While on the subject of the wings, I'd like to point out that there are no separate gun access panels, but the guns do have to be installed if you want to see the barrels.
The kit includes a full engine, and much of the plastic is dedicated to this. It seems quite complete and well detailed. No vinyl bits on this one, just good old easy to paint and glue plastic. The engine and its mount attach to the cockpit, which is also well detailed. A couple of comments on the cockpit. One is that it seems to be missing the flap handle on the left side. While I've not built an early P-40 in decades, the P-36s had this handle and I'd suppose the P-40B/C would have it too. Secondly, though the instructions show a shoulder harness on the seat, none is included. A separate framework is included for the tail wheel to attach itself to. Looks quite prototypical.
I get the impression from looking at the instructions that the landing gear may be able to be made operational. By that, I mean you may be able to have it retract as separate 'closed' tail wheel doors are provided. Personally, I'll leave mine fixed and glue all the various gear bits. No stores are included save a drop tank. This has very pronounced rivet detail and looks a bit overdone to my eyes. I'll be sanding mine down a bit. The etched plates you see in the image are used for the cowl flap assembly. Since this kit is also boxed as a British Tomahawk II and as an AVG Flying Tiger, the optional British pitot tube is provided. There is also a separate inner glass section to fit behind the windscreen, a feature missed by most if not all other early P-40 kits.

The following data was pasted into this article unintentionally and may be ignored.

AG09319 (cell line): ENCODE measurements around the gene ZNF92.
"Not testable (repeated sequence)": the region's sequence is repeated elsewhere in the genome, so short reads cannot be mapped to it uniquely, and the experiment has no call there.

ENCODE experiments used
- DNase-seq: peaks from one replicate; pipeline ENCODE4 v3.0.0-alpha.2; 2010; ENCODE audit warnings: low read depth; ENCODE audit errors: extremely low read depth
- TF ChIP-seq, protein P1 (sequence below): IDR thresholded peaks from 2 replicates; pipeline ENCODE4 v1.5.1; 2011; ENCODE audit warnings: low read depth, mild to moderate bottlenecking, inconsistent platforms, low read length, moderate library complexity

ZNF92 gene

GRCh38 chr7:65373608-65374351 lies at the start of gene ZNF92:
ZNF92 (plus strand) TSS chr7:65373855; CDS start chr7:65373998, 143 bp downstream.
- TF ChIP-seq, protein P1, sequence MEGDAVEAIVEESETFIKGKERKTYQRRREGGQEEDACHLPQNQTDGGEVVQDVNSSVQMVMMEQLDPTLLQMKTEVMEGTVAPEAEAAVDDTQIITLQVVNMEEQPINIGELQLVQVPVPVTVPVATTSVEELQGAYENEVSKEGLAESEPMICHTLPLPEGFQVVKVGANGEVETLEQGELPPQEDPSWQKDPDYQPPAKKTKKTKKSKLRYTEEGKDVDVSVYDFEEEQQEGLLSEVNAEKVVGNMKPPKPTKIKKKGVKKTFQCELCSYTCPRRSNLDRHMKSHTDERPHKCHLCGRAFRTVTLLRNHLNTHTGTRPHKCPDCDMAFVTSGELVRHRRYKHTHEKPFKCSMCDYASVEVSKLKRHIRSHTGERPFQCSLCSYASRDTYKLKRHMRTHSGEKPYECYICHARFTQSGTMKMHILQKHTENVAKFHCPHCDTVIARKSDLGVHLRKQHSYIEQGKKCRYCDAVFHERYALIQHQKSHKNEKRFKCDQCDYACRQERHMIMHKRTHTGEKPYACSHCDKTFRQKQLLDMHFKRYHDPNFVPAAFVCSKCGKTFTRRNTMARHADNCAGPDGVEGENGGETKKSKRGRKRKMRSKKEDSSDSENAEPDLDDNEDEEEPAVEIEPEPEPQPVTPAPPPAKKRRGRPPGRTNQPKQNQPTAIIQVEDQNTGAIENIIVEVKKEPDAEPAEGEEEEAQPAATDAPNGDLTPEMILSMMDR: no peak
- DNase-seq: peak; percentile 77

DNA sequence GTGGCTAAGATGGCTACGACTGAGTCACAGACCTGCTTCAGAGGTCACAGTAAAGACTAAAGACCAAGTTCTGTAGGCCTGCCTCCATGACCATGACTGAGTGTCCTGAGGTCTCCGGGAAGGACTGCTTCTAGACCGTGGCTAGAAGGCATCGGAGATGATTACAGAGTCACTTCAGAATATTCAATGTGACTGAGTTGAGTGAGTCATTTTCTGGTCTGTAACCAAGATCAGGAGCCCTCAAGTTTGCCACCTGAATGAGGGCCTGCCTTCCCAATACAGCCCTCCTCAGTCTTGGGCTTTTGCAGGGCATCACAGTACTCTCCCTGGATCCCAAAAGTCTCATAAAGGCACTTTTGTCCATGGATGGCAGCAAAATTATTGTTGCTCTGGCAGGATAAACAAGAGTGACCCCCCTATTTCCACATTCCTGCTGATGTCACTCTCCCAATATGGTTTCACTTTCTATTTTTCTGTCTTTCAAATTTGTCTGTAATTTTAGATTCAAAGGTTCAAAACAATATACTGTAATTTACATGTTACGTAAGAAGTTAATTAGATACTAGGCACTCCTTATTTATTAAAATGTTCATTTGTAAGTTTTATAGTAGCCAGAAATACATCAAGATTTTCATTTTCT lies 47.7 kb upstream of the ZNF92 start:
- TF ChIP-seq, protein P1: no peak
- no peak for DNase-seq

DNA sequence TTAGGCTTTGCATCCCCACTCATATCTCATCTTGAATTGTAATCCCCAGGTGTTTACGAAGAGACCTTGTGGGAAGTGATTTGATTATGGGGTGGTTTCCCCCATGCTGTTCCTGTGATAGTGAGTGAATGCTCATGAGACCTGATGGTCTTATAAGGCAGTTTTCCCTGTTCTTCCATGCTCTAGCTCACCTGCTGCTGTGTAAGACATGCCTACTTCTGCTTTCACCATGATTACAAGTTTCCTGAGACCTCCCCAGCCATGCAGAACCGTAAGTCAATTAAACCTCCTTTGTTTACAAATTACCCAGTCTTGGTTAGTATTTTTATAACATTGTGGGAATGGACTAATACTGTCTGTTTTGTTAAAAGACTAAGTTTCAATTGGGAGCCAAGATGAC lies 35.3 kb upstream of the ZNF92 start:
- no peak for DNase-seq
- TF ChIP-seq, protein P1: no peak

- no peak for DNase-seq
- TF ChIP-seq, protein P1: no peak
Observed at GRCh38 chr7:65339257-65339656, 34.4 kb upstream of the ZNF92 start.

After doing all that work on the engine, you may not be able to see any of it as the side panels are fixed and to remove the upper cowling won't be easy as it would involve much care to not break the long blast tubes from the cowl guns. I have a feeling that many modelers will skip all the engine detail work, though you'll need to do at least the block so that you can have something on which to attach the exhaust and the prop. Two pilot figures are also given, one US/AVG and the other British.
Instructions are very well done and consist of 16 construction steps. Parts are named, generic colors are given, and any detail decals needed are shown in the appropriate steps. A color painting and decal guide is provided with the two subject aircraft on it., both from the 15th Pursuit Group. Really, these are some of the more boring markings applied to aircraft with little more than insignia and unit codes on the tail. I'm sure that aftermarket sheets will soon be on the way. The painting guide also shows the area behind the rear quarter windows to be painted Interior Green vice the outside color. This is your choice as there is still considerable debate about this. Decals are superbly printed with no sign of mis-registration.
I have to say that I'm pretty impressed with this initial kit from these fine British folks at Vintage. The subject is one that is interesting, the general look of things shows that thought has gone into the engineering and the level of detail is quite good. I should also add that the lack of 'Mickey Mouse' or fiddly construction is very much appreciated. Thanks to the size of the bits, those who complain about pieces being too small will not have any reason to fuss over this one! Look for a full-build review shortly.